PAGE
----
• CHAPTER 3 Knowing Nature, Dabbling with Davy
      (pp. 81-124)

      Agricultural improvers were adept at chemical philosophy and practice on their respective lands, formulating their own ideas in relation to the leading chemical theories of the day. For them, chemistry was understood as an active prism through which to see and with which to act upon the soil. But how was agricultural chemistry used to inform perceptions of cultivated or cultivatable nature? What did it take to ‘‘know’’ the soil and land this way? And how did these questions fit within the tension between vitalist and materialist philosophies of nature then current in the broader post-Enlightenment, or Romantic, era?

      Henry...

  6. PART II THE SCIENCE OF PLACE
    • CHAPTER 4 The Agricultural Society, the Planter, and the Slave: PRODUCING SCIENTIFIC VIEWS OF VIRGINIA COUNTY LANDS
      (pp. 127-165)

      In the fields of the early Republic, science sat at the nexus of soil, fertility, and improvement. This chapter and the next put a spotlight on that nexus. They bring a geographically circumscribed focus on Virginia alone to explore how improvers there used field-based experimentation, a particular kind of science, to re-envision those fields. Such a process of conceptualizing soil was implicit in new ideas about fertility and explicit in new practices of fertilizing and land management. In those practices, members of Virginia’s agricultural societies (this chapter) and the contributors to the Old Dominion’s first statewide geological and agricultural survey...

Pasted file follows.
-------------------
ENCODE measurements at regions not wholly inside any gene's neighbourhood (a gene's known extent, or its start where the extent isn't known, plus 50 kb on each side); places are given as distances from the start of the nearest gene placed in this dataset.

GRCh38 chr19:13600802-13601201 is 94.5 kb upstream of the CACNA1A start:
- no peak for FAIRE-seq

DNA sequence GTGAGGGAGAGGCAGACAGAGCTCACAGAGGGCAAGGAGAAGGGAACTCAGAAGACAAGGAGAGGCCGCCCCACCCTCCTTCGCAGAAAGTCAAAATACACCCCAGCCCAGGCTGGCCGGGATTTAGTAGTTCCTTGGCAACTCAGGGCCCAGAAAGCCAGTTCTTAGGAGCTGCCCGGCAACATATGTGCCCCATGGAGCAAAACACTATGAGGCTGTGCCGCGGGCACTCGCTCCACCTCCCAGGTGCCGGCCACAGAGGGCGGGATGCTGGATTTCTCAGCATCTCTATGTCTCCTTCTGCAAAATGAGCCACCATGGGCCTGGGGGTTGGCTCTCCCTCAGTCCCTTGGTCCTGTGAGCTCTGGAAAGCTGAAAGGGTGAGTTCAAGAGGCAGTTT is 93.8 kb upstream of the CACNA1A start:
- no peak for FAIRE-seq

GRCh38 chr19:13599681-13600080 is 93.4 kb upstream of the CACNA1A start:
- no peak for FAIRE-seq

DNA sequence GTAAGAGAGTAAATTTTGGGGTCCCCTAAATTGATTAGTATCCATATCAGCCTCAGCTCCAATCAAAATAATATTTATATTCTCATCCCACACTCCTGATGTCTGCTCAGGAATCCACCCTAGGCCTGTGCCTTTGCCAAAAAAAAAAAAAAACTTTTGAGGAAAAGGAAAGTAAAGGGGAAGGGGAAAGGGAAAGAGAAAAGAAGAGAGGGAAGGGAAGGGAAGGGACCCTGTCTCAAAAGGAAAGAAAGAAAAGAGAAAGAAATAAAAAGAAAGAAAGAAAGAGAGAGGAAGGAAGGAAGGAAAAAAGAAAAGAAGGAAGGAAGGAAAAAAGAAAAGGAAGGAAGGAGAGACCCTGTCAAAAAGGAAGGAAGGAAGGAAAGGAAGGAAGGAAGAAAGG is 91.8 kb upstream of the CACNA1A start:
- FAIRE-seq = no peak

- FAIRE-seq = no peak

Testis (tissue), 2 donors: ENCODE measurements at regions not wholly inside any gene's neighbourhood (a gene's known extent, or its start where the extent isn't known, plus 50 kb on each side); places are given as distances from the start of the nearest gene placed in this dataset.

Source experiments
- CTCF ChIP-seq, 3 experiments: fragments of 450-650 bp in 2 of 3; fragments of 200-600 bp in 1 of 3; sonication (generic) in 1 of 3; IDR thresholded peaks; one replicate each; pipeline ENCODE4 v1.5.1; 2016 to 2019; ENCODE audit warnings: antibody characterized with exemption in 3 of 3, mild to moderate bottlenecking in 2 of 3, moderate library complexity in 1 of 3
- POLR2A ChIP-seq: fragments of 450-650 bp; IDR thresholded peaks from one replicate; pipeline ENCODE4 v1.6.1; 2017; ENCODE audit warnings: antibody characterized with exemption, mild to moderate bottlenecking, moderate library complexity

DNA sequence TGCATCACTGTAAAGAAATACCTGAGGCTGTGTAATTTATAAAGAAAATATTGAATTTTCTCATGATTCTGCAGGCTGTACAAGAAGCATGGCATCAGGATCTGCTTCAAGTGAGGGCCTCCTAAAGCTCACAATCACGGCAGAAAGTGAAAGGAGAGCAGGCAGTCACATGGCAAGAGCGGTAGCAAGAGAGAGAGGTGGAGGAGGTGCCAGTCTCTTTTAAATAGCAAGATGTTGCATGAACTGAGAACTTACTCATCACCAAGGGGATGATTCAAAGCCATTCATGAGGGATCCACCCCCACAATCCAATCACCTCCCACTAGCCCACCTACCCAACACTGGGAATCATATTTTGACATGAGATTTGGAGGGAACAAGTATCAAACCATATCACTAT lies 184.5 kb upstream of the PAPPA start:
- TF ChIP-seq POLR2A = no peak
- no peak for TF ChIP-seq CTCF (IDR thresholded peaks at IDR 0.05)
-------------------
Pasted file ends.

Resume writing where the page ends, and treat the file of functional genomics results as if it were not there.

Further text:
• CHAPTER 5 The Geological Survey, the Professor, and His Assistants: PRODUCING SCIENTIFIC VIEWS OF THE STATE OF VIRGINIA
      (pp. 166-196)

      In 1837, hezekiah daggs, a farmer from the fertile Shenandoah Valley of Virginia, sent a letter to the state’s foremost natural philosopher, William Barton Rogers. ‘‘I take the earliest opportunity of sending you five bottles of Sulphur Water and a specimen of lime stone,’’ he wrote. ‘‘A specimen of what I suppose to be shale,’’ he added, was included in the mailing. Daggs and Rogers did not know each other; their correspondence might not be expected. But the farmer was interested in increasing agricultural yield, locating coal, and profiting from the possible medicinal benefits of his mineral springs. He had...

    • CHAPTER 6 Agriculture, Ethics, and the Future of Georgic Science
      (pp. 197-204)

      Conversations about agriculture are also fundamentally about food, and conversations about food are simultaneously about culture. Today’s farmers’ markets, community-supported agriculture (CSA), food co-ops, organic markets, and movement toward localism attest to the cultural awareness of food choices. With the associated matters of affordability, access, security, and health, terms like ‘‘sustainable agriculture,’’ ‘‘food miles,’’ and ‘‘environmental justice’’ have likewise become part of a lively debate. Food in the twenty-first century, that is, has come to the center of environmental conversation, bringing to mind Wendell Berry’s observation that ‘‘how we eat determines, to a considerable extent, how the world is used.’’...

  7. NOTES
    (pp. 205-242)
  8. BIBLIOGRAPHY
    (pp. 243-264)
  9. INDEX
    (pp. 265-272)